These caught my attention this morning:

  • Tasering the news. Frank Moher wonders why Canadian TV stations paid for videotape footage of the tasering and death of Robert Dziekanski. “… the footage of Dziekanski’s death at the hands of the RCMP is a matter of public interest. Hence the reason that paying for it is so dodgy,” he writes, arguing that overwhelming public interest means such eyewitness, citizen reporting should be made freely available. Unpersuasive but part of the discussion that needs to take place in a time of widespread grassroots eyewitness “newsgathering.” Via The Canadian Journalism Project.
  • Online platform for photojournalists. A new web site on photojournalism, well worth a bookmark and frequent visits. Roy Greenslade quote founder Graham Harrison: “”Photo Histories will document how some of the world’s most important photographers achieved what they did, and ask them what they predict for the future of our medium… It will also tell some of the great stories told by photographers that until now had been confined to darkrooms, bars and pubs.”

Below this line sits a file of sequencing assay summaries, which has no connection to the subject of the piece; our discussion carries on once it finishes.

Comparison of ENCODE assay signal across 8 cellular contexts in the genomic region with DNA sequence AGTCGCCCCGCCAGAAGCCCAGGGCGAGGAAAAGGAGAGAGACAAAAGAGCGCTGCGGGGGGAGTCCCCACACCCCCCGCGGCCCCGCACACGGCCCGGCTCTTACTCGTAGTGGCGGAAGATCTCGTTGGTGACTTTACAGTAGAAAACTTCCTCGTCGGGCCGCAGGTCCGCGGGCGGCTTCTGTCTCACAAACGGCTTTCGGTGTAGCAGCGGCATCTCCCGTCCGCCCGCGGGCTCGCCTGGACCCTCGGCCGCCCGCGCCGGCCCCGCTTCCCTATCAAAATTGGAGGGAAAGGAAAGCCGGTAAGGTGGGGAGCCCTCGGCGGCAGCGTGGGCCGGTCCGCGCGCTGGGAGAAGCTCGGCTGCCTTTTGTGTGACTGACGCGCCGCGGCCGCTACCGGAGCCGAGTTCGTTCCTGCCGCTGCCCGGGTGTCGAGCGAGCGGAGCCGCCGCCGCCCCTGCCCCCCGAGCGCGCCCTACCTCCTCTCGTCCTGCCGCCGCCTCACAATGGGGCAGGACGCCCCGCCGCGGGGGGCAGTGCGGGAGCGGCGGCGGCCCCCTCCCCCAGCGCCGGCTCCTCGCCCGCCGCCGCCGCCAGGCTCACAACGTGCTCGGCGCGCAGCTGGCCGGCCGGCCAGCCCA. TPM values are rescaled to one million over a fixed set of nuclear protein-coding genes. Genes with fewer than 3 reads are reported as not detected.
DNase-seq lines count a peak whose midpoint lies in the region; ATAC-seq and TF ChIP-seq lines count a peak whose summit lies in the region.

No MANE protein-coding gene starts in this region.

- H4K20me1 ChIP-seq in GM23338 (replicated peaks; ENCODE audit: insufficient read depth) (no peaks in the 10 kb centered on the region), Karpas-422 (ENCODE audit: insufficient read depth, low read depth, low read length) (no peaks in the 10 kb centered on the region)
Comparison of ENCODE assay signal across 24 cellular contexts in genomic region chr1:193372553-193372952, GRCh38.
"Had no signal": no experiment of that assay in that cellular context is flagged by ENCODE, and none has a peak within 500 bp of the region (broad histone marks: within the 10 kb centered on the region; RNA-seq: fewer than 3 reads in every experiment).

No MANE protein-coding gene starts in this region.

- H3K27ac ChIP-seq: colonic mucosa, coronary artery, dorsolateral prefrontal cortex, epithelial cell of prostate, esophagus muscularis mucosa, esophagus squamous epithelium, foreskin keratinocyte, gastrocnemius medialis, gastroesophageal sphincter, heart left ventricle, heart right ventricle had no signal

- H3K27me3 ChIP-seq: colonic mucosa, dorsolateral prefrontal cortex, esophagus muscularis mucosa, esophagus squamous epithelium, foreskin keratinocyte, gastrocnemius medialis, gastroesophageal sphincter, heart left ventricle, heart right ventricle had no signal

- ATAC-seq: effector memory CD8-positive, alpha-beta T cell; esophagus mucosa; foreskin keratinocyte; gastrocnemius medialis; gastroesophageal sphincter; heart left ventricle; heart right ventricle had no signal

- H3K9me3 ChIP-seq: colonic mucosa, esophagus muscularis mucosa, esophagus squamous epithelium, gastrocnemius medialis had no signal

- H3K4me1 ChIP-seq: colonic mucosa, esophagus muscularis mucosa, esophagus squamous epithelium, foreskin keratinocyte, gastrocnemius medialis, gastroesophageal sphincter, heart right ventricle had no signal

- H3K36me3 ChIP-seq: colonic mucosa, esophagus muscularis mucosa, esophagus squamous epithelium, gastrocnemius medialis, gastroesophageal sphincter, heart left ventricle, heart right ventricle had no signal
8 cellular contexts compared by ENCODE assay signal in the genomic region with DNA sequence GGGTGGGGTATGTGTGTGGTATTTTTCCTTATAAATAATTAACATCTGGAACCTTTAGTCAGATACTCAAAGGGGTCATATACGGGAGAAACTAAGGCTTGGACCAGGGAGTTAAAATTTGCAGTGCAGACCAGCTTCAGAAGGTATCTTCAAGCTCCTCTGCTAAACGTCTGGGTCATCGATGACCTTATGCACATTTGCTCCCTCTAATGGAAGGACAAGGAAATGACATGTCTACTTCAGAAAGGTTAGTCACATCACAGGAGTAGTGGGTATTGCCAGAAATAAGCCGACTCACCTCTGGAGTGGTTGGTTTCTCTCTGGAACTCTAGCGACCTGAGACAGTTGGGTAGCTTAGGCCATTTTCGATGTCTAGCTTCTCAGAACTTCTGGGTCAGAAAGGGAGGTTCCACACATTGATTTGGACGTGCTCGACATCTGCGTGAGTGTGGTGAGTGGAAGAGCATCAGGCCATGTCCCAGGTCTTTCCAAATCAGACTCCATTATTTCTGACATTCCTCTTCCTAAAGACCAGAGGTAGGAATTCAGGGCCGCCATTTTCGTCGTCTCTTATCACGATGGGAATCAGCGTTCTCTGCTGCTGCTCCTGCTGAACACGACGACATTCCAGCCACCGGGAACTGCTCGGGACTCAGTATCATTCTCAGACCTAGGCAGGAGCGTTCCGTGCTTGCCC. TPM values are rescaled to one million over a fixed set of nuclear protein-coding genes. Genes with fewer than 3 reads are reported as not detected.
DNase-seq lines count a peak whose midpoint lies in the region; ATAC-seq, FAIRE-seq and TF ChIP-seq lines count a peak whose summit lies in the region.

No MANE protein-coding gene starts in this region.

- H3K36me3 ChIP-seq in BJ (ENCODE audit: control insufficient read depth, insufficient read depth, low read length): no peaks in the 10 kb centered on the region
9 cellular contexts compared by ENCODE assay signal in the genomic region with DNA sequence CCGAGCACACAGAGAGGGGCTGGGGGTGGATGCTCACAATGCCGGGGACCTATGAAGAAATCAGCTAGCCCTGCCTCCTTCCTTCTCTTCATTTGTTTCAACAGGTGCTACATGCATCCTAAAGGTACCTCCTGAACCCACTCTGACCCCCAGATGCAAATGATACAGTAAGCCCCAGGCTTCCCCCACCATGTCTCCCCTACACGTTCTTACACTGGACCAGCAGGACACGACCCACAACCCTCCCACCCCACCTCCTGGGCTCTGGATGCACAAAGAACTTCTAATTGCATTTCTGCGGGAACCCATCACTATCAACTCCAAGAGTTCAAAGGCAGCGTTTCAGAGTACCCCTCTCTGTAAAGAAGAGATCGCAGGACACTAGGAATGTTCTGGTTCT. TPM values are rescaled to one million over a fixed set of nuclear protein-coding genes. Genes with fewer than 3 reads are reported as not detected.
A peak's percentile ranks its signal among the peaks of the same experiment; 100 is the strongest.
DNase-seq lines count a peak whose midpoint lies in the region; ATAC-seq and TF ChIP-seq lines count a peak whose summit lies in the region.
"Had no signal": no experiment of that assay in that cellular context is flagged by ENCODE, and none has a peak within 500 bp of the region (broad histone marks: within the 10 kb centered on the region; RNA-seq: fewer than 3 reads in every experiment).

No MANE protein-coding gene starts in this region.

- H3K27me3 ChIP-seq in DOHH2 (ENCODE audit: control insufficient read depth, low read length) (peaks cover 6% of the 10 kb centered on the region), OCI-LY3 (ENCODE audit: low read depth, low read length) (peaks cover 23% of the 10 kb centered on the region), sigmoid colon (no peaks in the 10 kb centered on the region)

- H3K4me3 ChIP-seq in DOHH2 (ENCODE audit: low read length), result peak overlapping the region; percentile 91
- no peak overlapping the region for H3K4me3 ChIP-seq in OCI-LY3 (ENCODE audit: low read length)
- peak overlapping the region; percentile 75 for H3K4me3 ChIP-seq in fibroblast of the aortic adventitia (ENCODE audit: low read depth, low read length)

• Citizen Journalist Joins Media Circus. Len Witt has some fun with a video camera and a political visit to introduce folks to campaign coverage, and then to compare and contrast his YouTube effort vs. what the local TV station produced. Instructive.
  • Bad newspaper writing hurts my brain, like (insert indecipherable description of something else that may or may not hurt one’s brain here). Sunday is “ego day” in the newspaper world, William Hartnett writes, and he doesn’t like the results.